All airports’ landing aids in Nigeria operating optimally ―NAMA

The Nigerian Airspace Management Agency (NAMA), says Instrument Landing System (ILS) and navigational aids in all the nation’s airports are operating optimally.

NAMA, in a statement by its General Manager, Public Affairs, Mrs Olajumoke Adetona, on Saturday, said all its ILS are in Category Two.

instrument-landing-system
An instrument landing system (ILS) enables aircraft to land if the pilots are unable to establish visual contact with the runway

Adetona said that NAMA had always adhered to the rules and regulations of the International Civil Aviation Authority (ICAO), in which Nigeria is a party to its charter.

She added that before the closure of Abuja airport for runway repair, the ILS/DME and VOR/DME in Kaduna, Kano, Katsina, Sokoto, Lagos, Enugu, Port Harcourt and Bauchi airports were calibrated by South African Flight Calibration Company.

The spokesperson stated that all the facilities were certified as operating optimally without restriction and within ICAO specifications.

She said the clarification was in reaction to the misleading publication by a national daily about the serviceability and capacity of the nation’s navigational facilities.

“It behoves us as an agency saddled with the statutory responsibility of managing the nation’s airspace to put things in proper perspective, for the benefit of the unsuspecting Nigerian public.”

“The author of the said publication alluded to a ‘warning’ by some faceless and fictitious ‘Nigerian pilots’ about looming tragic accidents due to poor, obsolete or lack of critical landing aids.”

He added that the said nameless pilots “have consistently complained of their inability to communicate in the Nigerian airspace due to epileptic network radio frequency.”


The Airspace Manager of Murtala Muhammed International Airport, Lagos, Mr Lawrence Ajayi, debunked the claims that ILS at Runway 18L and 18R were unserviceable.

Ajayi disclosed that Runway 18R had precision approach lighting system being one of the best in the industry while 18L had simple approach lighting system because it is not busy at night.

On radio, he said that Radio Frequency 127.3 MHz had an improved range while the Radio Frequency 124.7 MHz, is also in good condition with both of them working optimally.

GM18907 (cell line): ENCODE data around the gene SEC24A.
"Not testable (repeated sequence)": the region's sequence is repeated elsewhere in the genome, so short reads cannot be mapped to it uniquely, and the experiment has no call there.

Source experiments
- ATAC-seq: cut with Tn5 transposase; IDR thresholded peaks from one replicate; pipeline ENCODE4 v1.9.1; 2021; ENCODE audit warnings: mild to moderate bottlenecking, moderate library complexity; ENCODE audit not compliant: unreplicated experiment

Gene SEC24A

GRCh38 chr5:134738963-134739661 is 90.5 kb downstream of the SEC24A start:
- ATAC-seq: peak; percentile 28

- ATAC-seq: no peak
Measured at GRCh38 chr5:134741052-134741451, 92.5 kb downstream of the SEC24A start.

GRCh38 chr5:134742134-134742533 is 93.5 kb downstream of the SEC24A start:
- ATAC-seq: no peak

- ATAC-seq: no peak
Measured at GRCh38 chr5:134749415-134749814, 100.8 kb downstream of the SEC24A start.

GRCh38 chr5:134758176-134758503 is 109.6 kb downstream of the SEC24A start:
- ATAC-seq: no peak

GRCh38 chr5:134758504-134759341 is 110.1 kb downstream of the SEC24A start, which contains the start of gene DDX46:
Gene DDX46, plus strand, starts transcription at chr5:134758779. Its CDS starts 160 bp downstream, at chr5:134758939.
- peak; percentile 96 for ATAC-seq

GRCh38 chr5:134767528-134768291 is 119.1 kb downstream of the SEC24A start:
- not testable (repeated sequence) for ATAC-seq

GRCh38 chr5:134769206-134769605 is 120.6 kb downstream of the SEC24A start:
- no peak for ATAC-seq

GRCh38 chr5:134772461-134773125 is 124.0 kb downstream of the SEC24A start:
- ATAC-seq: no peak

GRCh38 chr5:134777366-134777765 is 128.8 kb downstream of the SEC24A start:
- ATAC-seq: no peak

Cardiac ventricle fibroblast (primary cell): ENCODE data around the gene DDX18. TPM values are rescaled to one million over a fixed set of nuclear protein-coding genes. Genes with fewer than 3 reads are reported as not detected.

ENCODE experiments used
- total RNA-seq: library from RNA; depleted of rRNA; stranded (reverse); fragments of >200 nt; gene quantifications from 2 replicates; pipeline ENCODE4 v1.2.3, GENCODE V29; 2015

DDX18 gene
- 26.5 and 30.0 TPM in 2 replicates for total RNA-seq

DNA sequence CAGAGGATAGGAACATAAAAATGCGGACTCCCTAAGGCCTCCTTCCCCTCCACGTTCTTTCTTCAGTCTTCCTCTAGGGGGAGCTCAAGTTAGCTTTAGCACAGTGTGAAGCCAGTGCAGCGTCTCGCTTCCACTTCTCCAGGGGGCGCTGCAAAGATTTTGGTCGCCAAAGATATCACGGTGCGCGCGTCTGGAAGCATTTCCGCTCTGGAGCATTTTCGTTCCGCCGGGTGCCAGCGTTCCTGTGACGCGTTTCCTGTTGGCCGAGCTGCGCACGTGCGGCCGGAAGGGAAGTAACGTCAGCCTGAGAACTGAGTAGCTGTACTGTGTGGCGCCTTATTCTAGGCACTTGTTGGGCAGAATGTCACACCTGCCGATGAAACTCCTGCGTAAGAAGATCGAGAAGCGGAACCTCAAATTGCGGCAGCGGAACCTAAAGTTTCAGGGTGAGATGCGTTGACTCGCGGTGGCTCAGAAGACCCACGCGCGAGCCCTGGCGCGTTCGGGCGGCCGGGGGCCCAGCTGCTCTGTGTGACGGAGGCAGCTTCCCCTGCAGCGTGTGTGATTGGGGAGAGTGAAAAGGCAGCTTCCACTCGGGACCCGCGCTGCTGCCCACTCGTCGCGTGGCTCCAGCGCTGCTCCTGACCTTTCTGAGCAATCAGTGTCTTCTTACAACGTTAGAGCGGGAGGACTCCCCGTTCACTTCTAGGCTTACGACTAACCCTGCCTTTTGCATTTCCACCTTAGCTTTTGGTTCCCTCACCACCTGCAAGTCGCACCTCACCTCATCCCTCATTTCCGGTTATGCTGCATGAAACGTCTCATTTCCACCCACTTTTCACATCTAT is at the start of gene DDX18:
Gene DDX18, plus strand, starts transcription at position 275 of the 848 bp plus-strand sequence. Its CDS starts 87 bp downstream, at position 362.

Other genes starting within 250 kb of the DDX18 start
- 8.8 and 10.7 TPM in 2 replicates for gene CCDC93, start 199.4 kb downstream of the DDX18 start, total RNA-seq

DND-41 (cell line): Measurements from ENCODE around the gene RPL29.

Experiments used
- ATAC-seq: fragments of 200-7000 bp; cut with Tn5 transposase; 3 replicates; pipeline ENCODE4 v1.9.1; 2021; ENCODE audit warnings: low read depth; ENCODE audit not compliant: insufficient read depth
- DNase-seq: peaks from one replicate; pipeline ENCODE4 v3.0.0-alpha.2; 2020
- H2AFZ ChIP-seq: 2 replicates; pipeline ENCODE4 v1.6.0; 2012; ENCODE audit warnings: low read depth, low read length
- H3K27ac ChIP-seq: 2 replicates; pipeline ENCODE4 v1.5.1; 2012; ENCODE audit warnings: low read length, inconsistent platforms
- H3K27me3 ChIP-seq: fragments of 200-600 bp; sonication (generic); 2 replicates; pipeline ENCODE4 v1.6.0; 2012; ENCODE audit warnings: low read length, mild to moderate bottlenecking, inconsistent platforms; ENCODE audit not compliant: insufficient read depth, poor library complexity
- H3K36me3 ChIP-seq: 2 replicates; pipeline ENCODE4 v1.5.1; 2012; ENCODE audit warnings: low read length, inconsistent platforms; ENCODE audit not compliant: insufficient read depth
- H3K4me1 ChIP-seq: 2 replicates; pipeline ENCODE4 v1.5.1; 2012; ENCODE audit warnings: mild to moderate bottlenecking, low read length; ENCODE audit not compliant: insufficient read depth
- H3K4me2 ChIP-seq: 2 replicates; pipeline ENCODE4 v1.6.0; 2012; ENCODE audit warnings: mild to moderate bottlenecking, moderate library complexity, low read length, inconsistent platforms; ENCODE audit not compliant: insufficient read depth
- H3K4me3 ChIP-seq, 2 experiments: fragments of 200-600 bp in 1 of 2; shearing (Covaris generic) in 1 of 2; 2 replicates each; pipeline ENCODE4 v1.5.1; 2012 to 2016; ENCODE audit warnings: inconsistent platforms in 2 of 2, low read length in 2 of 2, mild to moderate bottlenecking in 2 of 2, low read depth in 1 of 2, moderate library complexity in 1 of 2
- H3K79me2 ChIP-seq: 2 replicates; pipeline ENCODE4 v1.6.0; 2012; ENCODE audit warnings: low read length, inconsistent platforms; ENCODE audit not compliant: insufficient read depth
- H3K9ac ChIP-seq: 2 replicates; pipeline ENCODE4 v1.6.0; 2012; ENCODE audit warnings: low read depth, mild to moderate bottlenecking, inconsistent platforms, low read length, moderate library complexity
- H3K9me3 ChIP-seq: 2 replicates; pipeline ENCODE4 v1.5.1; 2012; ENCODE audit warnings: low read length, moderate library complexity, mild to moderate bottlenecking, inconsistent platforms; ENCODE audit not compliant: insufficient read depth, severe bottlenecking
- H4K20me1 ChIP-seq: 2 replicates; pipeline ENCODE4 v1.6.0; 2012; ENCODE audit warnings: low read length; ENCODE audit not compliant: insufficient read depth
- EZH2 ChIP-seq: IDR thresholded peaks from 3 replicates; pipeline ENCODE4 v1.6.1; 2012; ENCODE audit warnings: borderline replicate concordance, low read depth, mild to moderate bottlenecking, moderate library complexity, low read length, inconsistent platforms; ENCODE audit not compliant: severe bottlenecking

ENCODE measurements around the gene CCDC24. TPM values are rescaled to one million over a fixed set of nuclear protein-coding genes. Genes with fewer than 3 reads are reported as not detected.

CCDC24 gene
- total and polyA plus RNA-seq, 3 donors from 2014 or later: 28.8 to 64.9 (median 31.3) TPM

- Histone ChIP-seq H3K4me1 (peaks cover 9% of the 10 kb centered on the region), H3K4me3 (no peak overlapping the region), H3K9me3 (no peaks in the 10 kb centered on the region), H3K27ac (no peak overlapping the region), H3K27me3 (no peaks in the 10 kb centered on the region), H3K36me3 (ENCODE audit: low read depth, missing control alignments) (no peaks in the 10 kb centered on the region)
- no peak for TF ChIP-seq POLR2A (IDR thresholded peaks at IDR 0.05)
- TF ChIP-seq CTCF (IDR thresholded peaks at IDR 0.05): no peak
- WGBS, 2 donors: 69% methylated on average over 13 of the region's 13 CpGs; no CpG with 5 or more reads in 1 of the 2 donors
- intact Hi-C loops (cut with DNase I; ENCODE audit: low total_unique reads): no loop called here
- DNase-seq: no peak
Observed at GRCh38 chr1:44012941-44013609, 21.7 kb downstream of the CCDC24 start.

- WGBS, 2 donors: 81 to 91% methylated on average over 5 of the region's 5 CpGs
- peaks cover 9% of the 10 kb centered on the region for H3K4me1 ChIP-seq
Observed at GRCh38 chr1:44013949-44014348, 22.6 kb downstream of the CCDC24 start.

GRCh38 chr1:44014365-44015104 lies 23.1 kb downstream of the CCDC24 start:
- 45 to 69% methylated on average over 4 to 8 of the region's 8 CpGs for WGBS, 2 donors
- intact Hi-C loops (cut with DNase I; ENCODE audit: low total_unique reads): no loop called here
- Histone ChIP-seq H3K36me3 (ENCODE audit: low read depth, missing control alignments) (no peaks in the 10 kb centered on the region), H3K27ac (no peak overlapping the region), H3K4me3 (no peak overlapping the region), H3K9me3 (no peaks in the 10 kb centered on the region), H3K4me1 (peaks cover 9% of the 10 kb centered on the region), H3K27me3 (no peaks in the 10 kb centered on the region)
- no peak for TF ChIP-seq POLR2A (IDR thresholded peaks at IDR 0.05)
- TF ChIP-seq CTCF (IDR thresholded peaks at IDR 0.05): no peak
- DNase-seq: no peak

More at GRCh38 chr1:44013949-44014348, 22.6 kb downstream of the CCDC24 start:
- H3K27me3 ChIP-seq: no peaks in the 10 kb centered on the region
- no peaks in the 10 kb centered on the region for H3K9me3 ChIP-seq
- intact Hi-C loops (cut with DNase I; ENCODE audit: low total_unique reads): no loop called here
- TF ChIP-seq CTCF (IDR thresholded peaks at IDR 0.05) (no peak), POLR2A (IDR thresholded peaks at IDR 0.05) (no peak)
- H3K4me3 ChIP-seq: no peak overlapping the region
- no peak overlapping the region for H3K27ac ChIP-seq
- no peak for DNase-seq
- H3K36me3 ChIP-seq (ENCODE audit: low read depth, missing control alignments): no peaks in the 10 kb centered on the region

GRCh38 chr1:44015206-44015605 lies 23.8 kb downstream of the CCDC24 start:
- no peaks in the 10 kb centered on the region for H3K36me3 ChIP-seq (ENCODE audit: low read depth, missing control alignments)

Also, Mr Farouk Umar, Director of Safety Electronics and Engineering Services, said in aviation, there was nothing like epileptic communication, stressing, “It is either you are communicating or you are not communicating.”

Umar said that if the allegation were to be true, international flights would not have been coming into the country.

According to him, Nigerian airspace is safe for both local and international flights.

He added that it was absolutely untrue that some areas in the airspace have no communication at all.

On the issue of ILS, Farouk said all the agency’s ILS were on Category Two, lamenting that most of the aircraft in the country did not have the facilities to fly Cat3.

“This is because the aircraft need to be equipped with Cat3 facilities to be able to land in zero visibility, just as pilots themselves need to be trained on Cat3.”

“The truth is that the ILS we have, you need other facilities at the airport and in the aircraft to complement them while the runway and the airfield lighting are not within the control of NAMA.”

“Our ILS is Cat2 and the visibility minimal is 800 meters which is okay,” he said.

Umar gave assurance that the Nigerian airspace was as safe as it could be anywhere in the world.

He asserted that the relative safety in the nation’s airspace over the last few years was indicative of the fact that NAMA was alive to its responsibilities.

An instrument landing system (ILS) enables aircraft to land if the pilots are unable to establish visual contact with the runway. It does this by way of transmitted radio signals.

 

Source: NAN



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